Andre WINSTON, Plaintiff-Appellant, v. Gregg SCOTT, et al., Defendants-Appellees.
This appeal presents us with another encounter with “merit-review hearings.” These are hearings that some district judges hold at the onset of a case to question a pro se plaintiff about a complaint in order to determine its legal sufficiency. We have ruled that these hearings “may be conducted only for the narrow purpose” of allowing a plaintiff to “clarify and amplify his complaint,” and not “to cross-examine” or “elicit admissions.” See Hughes v. Farris, 809 F.3d 330, 334–35 (7th Cir. 2015). Andre Winston, a civil detainee, appeals the dismissal after one of these hearings of his civil-rights suit against staff members of the Rushville Treatment and Detention Facility. Because Winston’s complaint states a claim that the defendants denied him constitutionally adequate care for his mental health, and the district judge improperly conducted the hearing, we vacate the judgment and remand for further proceedings.
Winston’s complaint raises two main concerns. The first is a due-process claim. He challenges a disciplinary ticket that charged him with sexual misconduct and insolence. A staff member charged that Winston, while having an erection, thrust his hips in her direction and said “look at these cookies.” A disciplinary officer found Winston guilty of insolence and, Winston asserts, punished him with a loss of “all tasks” for 90 days; the charge of sexual misconduct was dropped. Winston insists that he did not receive due process and his behavior was inoffensive.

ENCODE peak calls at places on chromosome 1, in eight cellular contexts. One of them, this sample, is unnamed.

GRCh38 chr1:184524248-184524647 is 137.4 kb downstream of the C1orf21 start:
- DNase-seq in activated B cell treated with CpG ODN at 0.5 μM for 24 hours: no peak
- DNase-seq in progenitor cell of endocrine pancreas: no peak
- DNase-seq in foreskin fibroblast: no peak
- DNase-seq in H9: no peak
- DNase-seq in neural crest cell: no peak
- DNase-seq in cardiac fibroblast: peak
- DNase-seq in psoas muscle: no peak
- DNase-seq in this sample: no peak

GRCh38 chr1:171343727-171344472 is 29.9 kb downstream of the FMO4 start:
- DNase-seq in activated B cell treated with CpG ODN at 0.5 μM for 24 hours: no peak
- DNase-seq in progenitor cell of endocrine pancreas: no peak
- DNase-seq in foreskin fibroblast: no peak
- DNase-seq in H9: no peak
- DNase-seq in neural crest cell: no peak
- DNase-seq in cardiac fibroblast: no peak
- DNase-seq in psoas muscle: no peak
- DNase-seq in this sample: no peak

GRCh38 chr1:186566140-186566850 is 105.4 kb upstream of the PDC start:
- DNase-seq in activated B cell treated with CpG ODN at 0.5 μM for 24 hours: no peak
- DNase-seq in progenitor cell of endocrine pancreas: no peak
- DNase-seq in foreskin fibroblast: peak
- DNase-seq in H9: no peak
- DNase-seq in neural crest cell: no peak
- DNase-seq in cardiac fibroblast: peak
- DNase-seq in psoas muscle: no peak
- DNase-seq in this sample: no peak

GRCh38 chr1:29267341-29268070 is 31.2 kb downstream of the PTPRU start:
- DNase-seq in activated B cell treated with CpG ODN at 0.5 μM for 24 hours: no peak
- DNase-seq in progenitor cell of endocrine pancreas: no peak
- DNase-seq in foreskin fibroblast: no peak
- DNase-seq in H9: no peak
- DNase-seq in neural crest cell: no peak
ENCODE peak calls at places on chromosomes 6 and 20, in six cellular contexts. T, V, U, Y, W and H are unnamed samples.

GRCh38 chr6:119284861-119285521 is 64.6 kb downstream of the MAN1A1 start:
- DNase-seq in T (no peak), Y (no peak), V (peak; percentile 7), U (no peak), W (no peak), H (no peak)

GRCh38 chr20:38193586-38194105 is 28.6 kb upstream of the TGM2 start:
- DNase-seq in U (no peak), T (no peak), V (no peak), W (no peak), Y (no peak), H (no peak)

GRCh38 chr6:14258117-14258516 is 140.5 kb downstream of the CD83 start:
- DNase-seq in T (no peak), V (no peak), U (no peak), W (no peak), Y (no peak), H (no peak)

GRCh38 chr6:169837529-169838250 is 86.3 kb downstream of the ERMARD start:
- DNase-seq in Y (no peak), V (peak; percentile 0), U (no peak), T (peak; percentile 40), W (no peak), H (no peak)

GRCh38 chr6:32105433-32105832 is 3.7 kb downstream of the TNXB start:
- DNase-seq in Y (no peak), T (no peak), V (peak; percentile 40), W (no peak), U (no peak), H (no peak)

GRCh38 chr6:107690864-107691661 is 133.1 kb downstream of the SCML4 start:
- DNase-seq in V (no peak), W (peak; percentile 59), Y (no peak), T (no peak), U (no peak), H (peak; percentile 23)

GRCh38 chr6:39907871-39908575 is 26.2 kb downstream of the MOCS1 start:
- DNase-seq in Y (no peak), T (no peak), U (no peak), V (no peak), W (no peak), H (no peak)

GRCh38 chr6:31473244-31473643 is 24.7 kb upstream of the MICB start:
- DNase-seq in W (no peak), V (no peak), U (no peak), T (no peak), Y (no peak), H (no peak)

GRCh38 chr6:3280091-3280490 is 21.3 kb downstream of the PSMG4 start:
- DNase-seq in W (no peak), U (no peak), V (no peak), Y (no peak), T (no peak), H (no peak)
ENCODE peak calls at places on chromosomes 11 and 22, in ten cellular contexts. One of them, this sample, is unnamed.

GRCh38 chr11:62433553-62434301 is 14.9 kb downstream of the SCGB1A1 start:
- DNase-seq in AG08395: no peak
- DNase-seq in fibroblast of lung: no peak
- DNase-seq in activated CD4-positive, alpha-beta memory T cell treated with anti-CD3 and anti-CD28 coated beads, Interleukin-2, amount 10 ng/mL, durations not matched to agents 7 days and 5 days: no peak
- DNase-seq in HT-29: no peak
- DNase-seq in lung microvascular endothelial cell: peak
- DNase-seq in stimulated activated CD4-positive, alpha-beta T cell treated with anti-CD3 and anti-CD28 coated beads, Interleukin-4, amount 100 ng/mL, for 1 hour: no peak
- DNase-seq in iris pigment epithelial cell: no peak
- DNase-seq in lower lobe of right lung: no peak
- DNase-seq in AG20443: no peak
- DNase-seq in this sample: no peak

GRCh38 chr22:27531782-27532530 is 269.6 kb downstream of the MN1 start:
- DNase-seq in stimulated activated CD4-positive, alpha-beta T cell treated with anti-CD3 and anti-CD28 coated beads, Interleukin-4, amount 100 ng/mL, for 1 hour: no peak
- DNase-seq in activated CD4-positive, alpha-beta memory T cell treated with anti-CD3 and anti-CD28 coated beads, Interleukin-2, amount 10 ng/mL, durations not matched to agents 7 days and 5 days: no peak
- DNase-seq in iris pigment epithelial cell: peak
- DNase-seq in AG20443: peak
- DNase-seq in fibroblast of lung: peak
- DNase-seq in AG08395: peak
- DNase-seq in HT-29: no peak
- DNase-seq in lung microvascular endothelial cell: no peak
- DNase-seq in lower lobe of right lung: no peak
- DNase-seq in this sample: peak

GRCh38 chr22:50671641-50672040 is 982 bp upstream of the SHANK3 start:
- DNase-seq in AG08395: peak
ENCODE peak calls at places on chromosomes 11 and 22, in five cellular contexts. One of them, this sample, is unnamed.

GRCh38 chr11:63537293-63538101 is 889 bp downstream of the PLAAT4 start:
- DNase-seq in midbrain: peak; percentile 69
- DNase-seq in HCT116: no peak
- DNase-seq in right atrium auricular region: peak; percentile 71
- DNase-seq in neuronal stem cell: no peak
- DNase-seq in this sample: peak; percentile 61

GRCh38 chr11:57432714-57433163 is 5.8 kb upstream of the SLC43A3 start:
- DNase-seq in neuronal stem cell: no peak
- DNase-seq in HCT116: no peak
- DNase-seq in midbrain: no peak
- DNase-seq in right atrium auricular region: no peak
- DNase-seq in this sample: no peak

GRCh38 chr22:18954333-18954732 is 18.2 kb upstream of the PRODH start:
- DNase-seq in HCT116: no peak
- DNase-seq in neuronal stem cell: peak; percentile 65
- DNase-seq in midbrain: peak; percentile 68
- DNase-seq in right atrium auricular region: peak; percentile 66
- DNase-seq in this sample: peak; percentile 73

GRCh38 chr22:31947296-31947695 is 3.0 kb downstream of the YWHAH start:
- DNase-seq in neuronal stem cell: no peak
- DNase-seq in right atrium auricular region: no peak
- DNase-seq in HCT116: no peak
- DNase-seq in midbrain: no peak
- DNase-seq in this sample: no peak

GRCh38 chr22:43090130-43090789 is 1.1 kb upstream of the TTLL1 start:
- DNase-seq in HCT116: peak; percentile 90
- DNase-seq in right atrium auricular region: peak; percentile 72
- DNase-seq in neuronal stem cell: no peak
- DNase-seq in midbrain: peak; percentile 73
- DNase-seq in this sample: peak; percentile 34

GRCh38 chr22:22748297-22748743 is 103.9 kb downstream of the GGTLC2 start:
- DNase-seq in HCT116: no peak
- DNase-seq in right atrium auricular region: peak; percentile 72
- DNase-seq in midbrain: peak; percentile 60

Winston’s second concern is about the treatment of his mental health. He complains that staff at Rushville exhibited deliberate indifference when they denied his requests for a single-occupancy cell to avoid harm from his roommate. Other detainees, including his roommate, “bully” him because of his “mental disabilities” and “attack” him for his Christian faith. And according to Winston, the “irrational hostility” he receives from his roommate causes him significant “psychological harm,” preventing him from sleeping more than two or three hours per night. Winston attached to his complaint grievances in which he raised these concerns with Rushville staff, to no avail.
The district judge dismissed Winston’s complaint after a merit-review hearing. The hearing, conducted by telephone, lasted three minutes. At its start, the judge summarized Winston’s complaint: “[Y]ou thrust your erect penis at one of the female employees, and now you have to share a room with another resident and so forth.” The judge then let Winston briefly describe his due-process claim. When Winston finished, the judge asked if that claim was the “main problem.” As soon as Winston said “correct,” the judge abruptly ended the hearing. He gave this explanation:
“Okay. All Right. Now, that—that’s all I needed to know ․ [T]his is a frivolous lawsuit. We’re going to dismiss it ․ We’ll give him a strike. It’s exactly the kind of case that we have no, no jurisdiction over. There’s no statement of a—of a federal constitutional violation. That concludes the hearing.”